Poland: The Age Of Antitrust Litigation Has Arrived

Last Updated: 17 July 2017
Article by Grzegorz Dudek

2017 brings about a seismic shift in private antitrust enforcement in many EU countries including Poland. This is the result of EU Directive 2014/104/EU on antitrust damage actions which is being implemented in Poland by adopting the Act of 21 April, 2017 on claims for compensation for damage caused by competition law infringements, which came into force on 27 June 2017.
 
Under the new law, private enforcement can be sought by any entity which suffered loss as a result of an infringement of competition law, regardless of whether it is a direct or indirect purchaser of a product or service. The injured party has the possibility to claim full compensation, that is both damnum emergens and lucrum cessans. The claimant can now request access to the documents of the company suspected of a breach of the antitrust regulations, provided that such a request meets the proportionality rule.
 
The new rules enable pursuing damages from any undertaking, whether large or small, Polish or foreign, by consumers or other entities present on the market. However, the liability of small and medium-size enterprises and those cooperating with the authorities under the leniency programs may be limited.
 
The infringers will have to face not only the potential severe sanctions from the antitrust authorities, but also a serious risk arising from facilitated and more effective pursuing damage claims in civil courts. The significant amendments in the court procedure remove obstacles usual for claiming compensation for infringements of the antitrust law. The companies may also be forced by the court to produce certain evidence.
 
Anyone who sustained damage due to infringement of the antitrust law is entitled to demand a proper compensation. To achieve that in a more effective manner, the new law introduces the following facilitations and legal presumptions in favour of the claimants:
 

  1.     Presumption of the infringer's fault

The undertaking responsible for the infringement is obliged to compensate the loss arising from it unless it is not culpable. The new law introduced a rebuttable presumption that the infringer is culpable. Therefore, the company accused for antitrust actions will not be found liable only if it proves that, having behaved rationally and with proper diligence, it could not be aware of the infringement. The law itself, however, does not provide a list of such exculpating circumstances. They will have to be determined on the case-by-case basis.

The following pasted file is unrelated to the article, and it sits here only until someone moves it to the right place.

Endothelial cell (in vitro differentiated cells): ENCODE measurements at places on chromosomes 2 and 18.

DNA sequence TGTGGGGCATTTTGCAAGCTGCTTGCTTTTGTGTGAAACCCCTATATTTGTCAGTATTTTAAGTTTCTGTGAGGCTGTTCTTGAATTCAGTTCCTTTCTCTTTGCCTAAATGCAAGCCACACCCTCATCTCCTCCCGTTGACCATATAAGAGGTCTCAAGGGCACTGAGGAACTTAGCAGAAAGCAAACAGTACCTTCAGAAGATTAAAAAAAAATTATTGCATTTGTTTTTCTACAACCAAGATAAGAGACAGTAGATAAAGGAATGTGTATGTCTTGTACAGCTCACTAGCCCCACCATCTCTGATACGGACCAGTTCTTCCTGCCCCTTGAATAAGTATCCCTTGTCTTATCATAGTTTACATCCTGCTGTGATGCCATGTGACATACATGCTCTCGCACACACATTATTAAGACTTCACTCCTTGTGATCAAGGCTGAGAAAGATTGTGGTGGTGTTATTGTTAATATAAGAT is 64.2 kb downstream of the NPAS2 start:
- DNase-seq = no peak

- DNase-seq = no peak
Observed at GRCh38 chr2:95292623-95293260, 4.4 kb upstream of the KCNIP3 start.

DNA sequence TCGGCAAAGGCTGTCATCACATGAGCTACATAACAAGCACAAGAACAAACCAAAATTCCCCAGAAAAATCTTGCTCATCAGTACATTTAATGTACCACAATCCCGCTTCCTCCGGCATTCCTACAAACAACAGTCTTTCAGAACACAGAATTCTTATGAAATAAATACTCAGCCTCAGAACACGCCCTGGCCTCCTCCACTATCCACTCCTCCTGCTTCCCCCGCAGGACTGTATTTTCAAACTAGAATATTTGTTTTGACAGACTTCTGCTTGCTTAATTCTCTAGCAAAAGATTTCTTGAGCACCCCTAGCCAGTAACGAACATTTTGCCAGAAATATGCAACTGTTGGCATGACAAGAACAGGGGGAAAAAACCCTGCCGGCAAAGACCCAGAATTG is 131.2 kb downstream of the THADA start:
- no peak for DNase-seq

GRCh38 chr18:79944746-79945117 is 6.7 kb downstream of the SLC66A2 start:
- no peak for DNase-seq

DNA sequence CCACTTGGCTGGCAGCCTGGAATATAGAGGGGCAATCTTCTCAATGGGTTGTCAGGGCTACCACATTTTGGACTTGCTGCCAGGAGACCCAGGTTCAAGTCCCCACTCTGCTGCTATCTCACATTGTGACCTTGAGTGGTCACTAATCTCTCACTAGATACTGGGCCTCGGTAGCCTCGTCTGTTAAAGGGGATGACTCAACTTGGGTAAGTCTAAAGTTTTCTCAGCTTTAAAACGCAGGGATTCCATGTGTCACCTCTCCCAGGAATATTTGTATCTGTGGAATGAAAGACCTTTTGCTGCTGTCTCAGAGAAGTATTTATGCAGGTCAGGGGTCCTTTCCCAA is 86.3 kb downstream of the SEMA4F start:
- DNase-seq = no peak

1.     Facilitations regarding proving the harm

The law introduces also the presumption that any infringement, whether on the EU level or only on the domestic one, results in harm. The injured party will have to prove only the extent of the harm to obtain damages.
 
With regard to quantification of harm the law introduces also another facilitation. The court may ask the antitrust authorities of any EU member state for guidance on assessing the damage. The court can also rely on the general guidance provided by the European Commission on compensation for infringements of the EU law.

Another facilitation is the possibility for the claimant to rely on final and binding court orders and decisions of the antitrust authorities confirming the infringement of the antitrust law. Under the new law, the court is bound by such decisions with regard to that matter. Therefore, the fact of the infringement cannot be overruled in the compensation proceedings.
 
If evaluation of the harm cannot be done precisely on the basis of available evidence, the court will have discretion to assess the amount of the loss. However, this is only possible if there is no doubt that the loss was actually suffered.

  1.     Obligation to produce evidence

The injured party may request the court to order the respondent or a third party to produce evidence in its possession to be used in the proceedings.
 
The court would issue and order serving as enforcement title against the entity requested to produce evidence. In case of delay in performing that obligation, the court is entitled to impose a fine. The court may also order disclosure of the evidence from the files of antitrust authorities.
 
At the same time, the law introduced a safeguard protecting trade secrets included in the evidence. The court may order to limit the parties' access to these materials or to establish a strict rules on access and use of them during the proceedings. The disclosure requests made by the parties in bad faith are also subject to a fine.

 
Infringers with significant market positions will have to factor in the risk of having to pay out compensation to other market players. Preparing a defence strategy in advance would be a good solution in order to limit the risk. The newly introduced provisions on evidence and presumptions act to decrease the disparity between the infringer and the wronged parties.
 
To conclude, in order to avoid any possible claims for damages from the other parties, every company should conduct diligent and regular analysis of its activity with respect to potential infringements of antitrust laws.

The content of this article is intended to provide a general guide to the subject matter. Specialist advice should be sought about your specific circumstances.

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